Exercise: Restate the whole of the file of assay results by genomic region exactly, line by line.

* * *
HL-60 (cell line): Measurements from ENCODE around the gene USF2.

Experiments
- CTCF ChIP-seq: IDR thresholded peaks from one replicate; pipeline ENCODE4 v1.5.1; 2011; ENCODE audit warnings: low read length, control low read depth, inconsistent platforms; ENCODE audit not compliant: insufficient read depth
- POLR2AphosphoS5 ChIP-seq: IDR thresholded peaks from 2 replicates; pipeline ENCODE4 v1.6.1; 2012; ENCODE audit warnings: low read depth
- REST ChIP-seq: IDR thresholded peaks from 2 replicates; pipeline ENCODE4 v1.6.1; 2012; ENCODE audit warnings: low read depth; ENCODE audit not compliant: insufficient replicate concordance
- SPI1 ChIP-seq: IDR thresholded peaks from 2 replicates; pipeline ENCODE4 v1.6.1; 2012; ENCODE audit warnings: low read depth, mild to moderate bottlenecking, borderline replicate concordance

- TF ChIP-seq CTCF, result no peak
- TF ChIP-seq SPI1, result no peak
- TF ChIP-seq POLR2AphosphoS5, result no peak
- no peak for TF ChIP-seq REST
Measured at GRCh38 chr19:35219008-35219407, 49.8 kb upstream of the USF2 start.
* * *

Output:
HL-60 (cell line): Measurements from ENCODE around the gene USF2.

Experiments
- CTCF ChIP-seq: IDR thresholded peaks from one replicate; pipeline ENCODE4 v1.5.1; 2011; ENCODE audit warnings: low read length, control low read depth, inconsistent platforms; ENCODE audit not compliant: insufficient read depth
- POLR2AphosphoS5 ChIP-seq: IDR thresholded peaks from 2 replicates; pipeline ENCODE4 v1.6.1; 2012; ENCODE audit warnings: low read depth
- REST ChIP-seq: IDR thresholded peaks from 2 replicates; pipeline ENCODE4 v1.6.1; 2012; ENCODE audit warnings: low read depth; ENCODE audit not compliant: insufficient replicate concordance
- SPI1 ChIP-seq: IDR thresholded peaks from 2 replicates; pipeline ENCODE4 v1.6.1; 2012; ENCODE audit warnings: low read depth, mild to moderate bottlenecking, borderline replicate concordance

- TF ChIP-seq CTCF, result no peak
- TF ChIP-seq SPI1, result no peak
- TF ChIP-seq POLR2AphosphoS5, result no peak
- no peak for TF ChIP-seq REST
Measured at GRCh38 chr19:35219008-35219407, 49.8 kb upstream of the USF2 start.